Byblos Bank: Consumer confidence stagnates in second half of 2018

The Byblos Bank/AUB Consumer Confidence Index averaged 75.3 in the third quarter of 2018, constituting an increase of 1.5 percent from 74.2 in the second quarter of 2018, while it was nearly unchanged at 75.5 in the fourth quarter of 2018.
by Annahar Staff

22 March 2019 | 14:22

Source: by Annahar

  • by Annahar Staff
  • Source: Annahar
  • Last update: 22 March 2019 | 14:22

Confidence levels held steady throughout the second half of 2018, despite the flood of rumors about the impending collapse of the economy and of the national currency. (Annahar)

BEIRUT: Consumer confidence in Lebanon improved modestly in the third quarter of 2018, while the Index halted any further notable growth in the fourth quarter of the year, despite a percentage growth jump in confidence for December, as reported this week by the results of the Byblos Bank/AUB Consumer Confidence Index.

The Index reached 75.4 in July 2018, down by 5.7 percent from 80 in the preceding month. It then slightly regressed by 0.4 percent to 75.1 in August and increased by a marginal 0.3 percent to 75.3 in September 2018. Further, the Index posted a score of 74.6 in the October 2018 survey, down by 0.9 percent from the previous month. It then declined by 0.8 percent to 74 in November and grew by 5.3 percent to 77.9 in December 2018.

The Byblos Bank/AUB Consumer Confidence Index averaged 75.3 in the third quarter of 2018, constituting an increase of 1.5 percent from 74.2 in the second quarter of 2018, while it was nearly unchanged at 75.5 in the fourth quarter of 2018. The results of the third quarter of 2018 were the 11th highest since the Index's inception in July 2007, while the fourth-quarter results posted their 10th highest quarterly reading in 46 quarters.

Household sentiment was influenced during the third quarter of 2018 by the unexpected delays in the formation of a new Cabinet in Lebanon, which sapped any momentum in confidence that the May 2018 parliamentary elections generated. In parallel, the protracted political impasse and the deliberate obstacles to the formation of a government extended the stagnation in household sentiment into the fourth quarter of 2018, Byblos noted in its midweek report.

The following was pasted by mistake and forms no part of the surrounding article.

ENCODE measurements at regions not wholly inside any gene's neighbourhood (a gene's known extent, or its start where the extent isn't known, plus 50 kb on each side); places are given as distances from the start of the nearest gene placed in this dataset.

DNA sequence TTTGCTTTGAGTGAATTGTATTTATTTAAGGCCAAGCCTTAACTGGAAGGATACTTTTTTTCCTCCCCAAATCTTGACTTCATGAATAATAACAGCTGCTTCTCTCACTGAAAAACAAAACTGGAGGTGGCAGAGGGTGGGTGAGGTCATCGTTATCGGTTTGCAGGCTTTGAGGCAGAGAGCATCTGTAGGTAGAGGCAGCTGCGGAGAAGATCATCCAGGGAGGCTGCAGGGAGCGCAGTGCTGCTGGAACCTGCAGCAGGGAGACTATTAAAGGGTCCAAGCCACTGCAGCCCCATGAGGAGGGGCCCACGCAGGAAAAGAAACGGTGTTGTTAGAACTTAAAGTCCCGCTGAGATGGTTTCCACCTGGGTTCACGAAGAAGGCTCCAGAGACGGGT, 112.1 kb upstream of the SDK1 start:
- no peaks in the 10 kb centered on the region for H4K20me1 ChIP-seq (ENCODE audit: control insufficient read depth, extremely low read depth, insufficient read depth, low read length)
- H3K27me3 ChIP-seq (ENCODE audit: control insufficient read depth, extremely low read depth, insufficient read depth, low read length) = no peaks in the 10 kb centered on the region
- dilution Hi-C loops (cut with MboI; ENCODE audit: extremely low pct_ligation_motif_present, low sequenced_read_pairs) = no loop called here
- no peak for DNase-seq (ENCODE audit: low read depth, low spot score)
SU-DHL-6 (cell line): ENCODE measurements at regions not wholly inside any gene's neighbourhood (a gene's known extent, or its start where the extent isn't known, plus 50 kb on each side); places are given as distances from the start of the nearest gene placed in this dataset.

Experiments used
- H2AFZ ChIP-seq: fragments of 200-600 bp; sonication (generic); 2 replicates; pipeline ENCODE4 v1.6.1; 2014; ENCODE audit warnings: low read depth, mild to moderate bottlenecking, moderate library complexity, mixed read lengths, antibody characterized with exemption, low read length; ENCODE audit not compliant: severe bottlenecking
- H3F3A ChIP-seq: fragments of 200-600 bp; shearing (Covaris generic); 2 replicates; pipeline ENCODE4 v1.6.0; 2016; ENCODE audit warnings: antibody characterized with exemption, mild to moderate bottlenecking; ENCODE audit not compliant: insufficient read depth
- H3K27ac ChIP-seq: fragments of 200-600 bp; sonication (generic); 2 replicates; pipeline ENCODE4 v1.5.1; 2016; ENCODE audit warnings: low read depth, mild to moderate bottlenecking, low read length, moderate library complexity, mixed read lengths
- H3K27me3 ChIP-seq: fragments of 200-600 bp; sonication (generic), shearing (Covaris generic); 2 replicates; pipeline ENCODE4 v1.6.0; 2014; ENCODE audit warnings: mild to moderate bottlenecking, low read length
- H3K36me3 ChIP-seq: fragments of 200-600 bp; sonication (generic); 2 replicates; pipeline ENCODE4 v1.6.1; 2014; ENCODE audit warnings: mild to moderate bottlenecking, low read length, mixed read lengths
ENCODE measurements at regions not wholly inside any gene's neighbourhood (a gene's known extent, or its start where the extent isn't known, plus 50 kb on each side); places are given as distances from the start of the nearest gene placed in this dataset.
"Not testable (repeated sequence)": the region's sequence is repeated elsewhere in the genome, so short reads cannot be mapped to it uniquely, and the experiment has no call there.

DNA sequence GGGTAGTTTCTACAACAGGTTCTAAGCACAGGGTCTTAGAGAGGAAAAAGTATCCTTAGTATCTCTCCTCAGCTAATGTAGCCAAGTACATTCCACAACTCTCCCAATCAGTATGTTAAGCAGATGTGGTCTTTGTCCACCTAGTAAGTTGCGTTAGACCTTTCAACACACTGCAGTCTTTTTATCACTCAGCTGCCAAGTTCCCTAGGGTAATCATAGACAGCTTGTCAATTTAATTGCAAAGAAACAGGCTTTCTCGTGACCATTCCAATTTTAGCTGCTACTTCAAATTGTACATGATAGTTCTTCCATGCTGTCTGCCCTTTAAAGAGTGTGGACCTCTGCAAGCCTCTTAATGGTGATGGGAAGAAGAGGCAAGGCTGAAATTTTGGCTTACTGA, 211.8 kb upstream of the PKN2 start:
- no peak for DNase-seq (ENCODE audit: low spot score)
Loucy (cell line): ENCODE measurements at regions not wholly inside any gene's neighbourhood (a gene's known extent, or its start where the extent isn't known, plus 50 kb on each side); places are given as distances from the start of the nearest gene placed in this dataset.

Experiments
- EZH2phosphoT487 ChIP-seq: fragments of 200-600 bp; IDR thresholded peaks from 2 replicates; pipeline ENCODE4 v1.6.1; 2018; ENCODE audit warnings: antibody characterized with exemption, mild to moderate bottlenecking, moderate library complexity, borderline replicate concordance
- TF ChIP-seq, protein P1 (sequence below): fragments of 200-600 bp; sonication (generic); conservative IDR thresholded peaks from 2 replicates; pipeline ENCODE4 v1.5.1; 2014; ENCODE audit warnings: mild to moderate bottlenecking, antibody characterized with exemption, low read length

The average monthly score of the Index in the third quarter of 2018 was 29 percent lower than the quarterly peak score of 105.8 registered in the fourth quarter of 2008. Still, the third-quarter results were 35.6 percent higher than the monthly trend average score of 55.5 since the inception of the Index in July 2007.

Further, the average monthly score of the Index in the fourth quarter of 2018 was 28.6 percent lower than the outcome of the fourth quarter of 2008. But it was 36.1 percent higher than the monthly trend average score since July 2007. In parallel, the Index posted an average monthly value of 75.4 during the second half of 2018, constituting an increase of 11.7 percent from 67.5 in the first half of the year.

The second-half results represented the Index's fifth-highest level in 23 semi-annual readings. They were also 35.8 percent higher than the Index's trend average score since July 2007. However, the average monthly score of the second half of 2018 represented a decline of 22.6 percent from the peak of 97.5 registered in the first half of 2009.

While the confidence level of consumers held steady throughout the second half of 2018, despite the flood of rumors about the impending collapse of the economy and of the national currency. The near-term expectations of households were higher than their views of their current conditions during the second half of 2018.

Comparably, less than 10 percent of surveyed Lebanese in the fourth quarter of 2018 expected their financial conditions to improve in the coming six months. Only 9 percent of the Lebanese surveyed in the fourth quarter of 2018 expected business conditions in Lebanon to improve in the coming six months. For the second consecutive year, the increase of the Index did not lead to an improvement in economic activity, ushering a new normal of very low growth rates despite increasing confidence levels.

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